It’s been nearly a decade since AdAge Magazine declared that “human” was the “newest marketing buzzword.” Since then, we’ve watched the world become both more human and more automated. In a decade of upheaval and crisis, people have experienced the full range of “human moments.” We’ve seen incredible examples of people rising to the challenge, creating bonds, sharing burdens, lifting each other up, and carrying each other through. And we’ve seen businesses, communities, even nations come apart at the seams.
These events have only served to put on fast forward a shift in values that was already predicted in this Harvard Business Review article about a new kind of economy. In this economy the primary driver isn’t just people, it’s people bringing their humanity to the workplace. I call it a human-driven economy.
In a human-driven economy it only makes sense that the health of the humans powering the business would be a top priority. Sadly, MIT research this year showed that about 1 in 10 employees of the large U.S. corporations they surveyed experience their workplace culture as toxic.
Which is just one reason that the U.S. Surgeon General recently addressed the issue of toxic workplaces and issued official guidance from “America’s Doctor” on what it means and what is necessary to combat it. While I’m glad to see more conversation around “curing” toxic workplaces, I’m far more interested in understanding the benefits and requirements for creating optimal health in our workplaces.
One of the traits of a toxic environment is that humans are expected not to have, or at least not to show, emotion. Yet, as this article from Dixie Gillaspie reminds us, “The ultimate coin in any economy is human emotion. Everything humans do, consciously or unconsciously, is rooted in emotion and belief. The actions we take, the thoughts and ideas we entertain and give energy to, the decisions we make, regardless of how rational or informed we believe them to be, all come down to how we want to feel and what we believe will make us feel that way.”
We’re already seeing the intersection of toxic workplaces and human values. In a recent piece for her magazine, Thrive Global, Arianna Huffington dubbed this intersection “The Human Energy Revolution,” comparing the current transition away from work as the center of our life’s orbit to the revolution that occurred when Galileo introduced the idea that the sun did not, in fact, revolve around the earth. She concludes the article with this statement: “Only by putting our humanity at the center can we truly thrive.”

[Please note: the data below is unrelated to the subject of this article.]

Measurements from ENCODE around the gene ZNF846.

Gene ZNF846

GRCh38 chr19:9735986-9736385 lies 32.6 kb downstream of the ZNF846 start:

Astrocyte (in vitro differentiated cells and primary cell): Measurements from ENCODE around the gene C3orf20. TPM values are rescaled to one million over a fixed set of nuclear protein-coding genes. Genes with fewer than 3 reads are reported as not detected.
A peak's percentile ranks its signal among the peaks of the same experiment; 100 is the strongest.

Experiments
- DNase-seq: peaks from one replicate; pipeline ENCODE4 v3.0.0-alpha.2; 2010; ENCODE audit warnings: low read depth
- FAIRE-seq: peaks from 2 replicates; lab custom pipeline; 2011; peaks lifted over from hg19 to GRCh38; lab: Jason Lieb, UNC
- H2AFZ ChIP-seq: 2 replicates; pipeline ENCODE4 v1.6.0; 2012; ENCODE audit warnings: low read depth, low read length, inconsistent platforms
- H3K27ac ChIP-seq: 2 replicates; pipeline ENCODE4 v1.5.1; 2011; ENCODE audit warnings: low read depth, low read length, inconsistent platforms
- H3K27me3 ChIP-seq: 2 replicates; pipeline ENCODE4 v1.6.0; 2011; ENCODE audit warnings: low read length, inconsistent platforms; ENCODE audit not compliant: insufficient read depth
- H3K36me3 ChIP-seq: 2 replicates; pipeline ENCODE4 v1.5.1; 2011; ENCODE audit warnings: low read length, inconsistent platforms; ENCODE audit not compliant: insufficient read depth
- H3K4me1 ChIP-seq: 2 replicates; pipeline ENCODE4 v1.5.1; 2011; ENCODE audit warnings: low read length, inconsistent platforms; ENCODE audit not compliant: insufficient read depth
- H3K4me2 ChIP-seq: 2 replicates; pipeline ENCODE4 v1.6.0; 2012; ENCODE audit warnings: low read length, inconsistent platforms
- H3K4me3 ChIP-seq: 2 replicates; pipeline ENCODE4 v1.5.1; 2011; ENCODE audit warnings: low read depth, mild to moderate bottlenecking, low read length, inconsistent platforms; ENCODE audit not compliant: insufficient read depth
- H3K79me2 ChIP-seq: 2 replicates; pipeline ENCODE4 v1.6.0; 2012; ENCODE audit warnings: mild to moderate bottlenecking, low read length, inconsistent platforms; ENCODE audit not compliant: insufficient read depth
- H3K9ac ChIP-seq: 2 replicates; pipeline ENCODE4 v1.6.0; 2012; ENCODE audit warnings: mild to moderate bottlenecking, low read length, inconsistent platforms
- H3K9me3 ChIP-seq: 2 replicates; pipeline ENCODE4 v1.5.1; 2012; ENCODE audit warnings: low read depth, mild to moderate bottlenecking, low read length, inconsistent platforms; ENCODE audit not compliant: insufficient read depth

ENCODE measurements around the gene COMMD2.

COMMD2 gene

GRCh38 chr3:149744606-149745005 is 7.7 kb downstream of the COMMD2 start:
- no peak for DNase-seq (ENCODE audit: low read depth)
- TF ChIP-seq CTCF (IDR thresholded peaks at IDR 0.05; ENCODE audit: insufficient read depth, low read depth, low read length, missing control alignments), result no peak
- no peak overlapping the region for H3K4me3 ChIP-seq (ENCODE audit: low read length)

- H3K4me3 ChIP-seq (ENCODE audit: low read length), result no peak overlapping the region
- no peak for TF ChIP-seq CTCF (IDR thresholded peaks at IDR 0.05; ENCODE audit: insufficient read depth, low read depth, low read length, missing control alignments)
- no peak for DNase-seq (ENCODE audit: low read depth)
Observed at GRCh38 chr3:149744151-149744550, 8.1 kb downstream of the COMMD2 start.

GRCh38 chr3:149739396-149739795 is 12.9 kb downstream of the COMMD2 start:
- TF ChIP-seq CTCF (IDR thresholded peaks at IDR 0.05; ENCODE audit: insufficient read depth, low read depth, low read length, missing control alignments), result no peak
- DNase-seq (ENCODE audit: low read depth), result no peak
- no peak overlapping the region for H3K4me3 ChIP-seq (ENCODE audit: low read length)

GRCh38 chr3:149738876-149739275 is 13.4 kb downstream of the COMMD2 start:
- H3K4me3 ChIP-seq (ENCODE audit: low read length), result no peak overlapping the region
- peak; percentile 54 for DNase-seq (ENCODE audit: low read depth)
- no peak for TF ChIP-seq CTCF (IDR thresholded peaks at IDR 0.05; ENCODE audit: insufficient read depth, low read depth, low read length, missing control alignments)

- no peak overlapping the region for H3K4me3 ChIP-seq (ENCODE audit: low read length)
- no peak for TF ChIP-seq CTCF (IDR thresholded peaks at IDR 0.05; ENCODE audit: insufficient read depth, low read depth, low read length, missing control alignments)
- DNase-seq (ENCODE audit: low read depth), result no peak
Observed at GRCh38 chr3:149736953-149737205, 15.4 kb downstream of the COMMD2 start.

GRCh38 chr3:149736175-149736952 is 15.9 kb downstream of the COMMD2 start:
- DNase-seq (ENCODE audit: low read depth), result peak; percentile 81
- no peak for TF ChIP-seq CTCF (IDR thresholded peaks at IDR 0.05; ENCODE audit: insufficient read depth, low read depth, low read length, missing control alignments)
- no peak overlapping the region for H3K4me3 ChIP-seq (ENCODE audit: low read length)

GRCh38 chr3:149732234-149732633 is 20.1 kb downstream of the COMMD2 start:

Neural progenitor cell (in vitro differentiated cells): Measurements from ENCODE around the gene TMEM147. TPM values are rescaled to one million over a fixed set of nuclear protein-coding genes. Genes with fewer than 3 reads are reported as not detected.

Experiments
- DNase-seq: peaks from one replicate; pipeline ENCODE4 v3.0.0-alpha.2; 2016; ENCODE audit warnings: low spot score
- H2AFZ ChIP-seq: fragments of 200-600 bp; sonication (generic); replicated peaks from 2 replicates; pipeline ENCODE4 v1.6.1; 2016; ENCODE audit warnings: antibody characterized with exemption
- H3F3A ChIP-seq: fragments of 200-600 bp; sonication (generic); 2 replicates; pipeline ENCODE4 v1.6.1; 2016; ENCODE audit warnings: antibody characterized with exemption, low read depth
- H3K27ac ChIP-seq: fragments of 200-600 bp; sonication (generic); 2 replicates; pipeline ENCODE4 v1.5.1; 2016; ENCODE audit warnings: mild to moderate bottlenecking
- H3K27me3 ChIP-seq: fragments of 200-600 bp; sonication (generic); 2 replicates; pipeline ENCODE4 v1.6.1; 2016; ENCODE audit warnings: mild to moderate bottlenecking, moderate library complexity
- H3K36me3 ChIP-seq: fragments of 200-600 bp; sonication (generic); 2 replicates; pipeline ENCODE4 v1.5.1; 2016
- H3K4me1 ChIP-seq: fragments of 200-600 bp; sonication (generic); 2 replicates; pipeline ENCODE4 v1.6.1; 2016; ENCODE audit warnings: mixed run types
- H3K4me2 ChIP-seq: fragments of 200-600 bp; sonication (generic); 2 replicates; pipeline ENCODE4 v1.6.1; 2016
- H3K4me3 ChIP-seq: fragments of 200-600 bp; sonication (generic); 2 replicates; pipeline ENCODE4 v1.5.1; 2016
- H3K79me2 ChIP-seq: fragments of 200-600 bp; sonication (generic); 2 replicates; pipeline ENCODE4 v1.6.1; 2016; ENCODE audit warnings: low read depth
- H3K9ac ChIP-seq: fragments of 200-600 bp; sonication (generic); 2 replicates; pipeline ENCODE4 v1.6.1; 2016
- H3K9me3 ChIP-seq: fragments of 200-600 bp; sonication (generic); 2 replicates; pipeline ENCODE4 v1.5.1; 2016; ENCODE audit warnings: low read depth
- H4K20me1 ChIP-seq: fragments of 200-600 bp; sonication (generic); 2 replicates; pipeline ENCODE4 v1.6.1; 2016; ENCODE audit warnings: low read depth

As business leaders we want people who are motivated, even driven. But many leaders also say they don’t like dealing with “messy” human emotions. Guess what? When we say we feel motivated we’re really describing an emotional state. So, we really do want human emotion in our workplace, we just don’t want to deal with the “messy” emotions.
For centuries we’ve been held to a standard of keeping our “negative” emotions out of the workplace. But humans don’t thrive in an environment that forces them to stifle and stuff certain emotions. Even those who master the selective display of their feelings pay a price. We all know the stories of people who seemed to be at the top of their game in their career but who became miserable, or were making others miserable, in the process.
This is why, when I write about the The Six Facets of Human Needs™ in my book The Human Team, I’ve placed the need of Consideration before the final “C” of Confidence. For humans on our teams to feel genuine confidence is both a basic human need and a business management goal. And it cannot happen until we have true consideration for the whole person, including all of their emotions.
Emotions are one of the greatest advantages humans have over artificial intelligence. Our natural ability to get fired up and put our hearts into what we do is something that software can never duplicate. In a human-driven economy, this superpower will be one of the most important drivers of value creation. But we can only harness it if we embrace it in its entirety, the magical and the messy.
Which doesn’t mean encouraging people to let their emotions rule their experience or their behavior. Giving consideration also means helping to guide the intelligent mastery of human emotions, not stuffing or stifling, but recognizing and choosing how to best experience and express them.
The bottom line is this: To compete in the coming years businesses will have to aim higher than “non-toxic.” They will have to achieve workplace cultures where people can experience optimal physical, mental, and emotional health. The Surgeon General’s guidelines are a good beginning if your culture is so toxic that you need to get out of that hole and get back in the game. But to play all out and win in a human-driven economy is going to require an even more human-centric approach.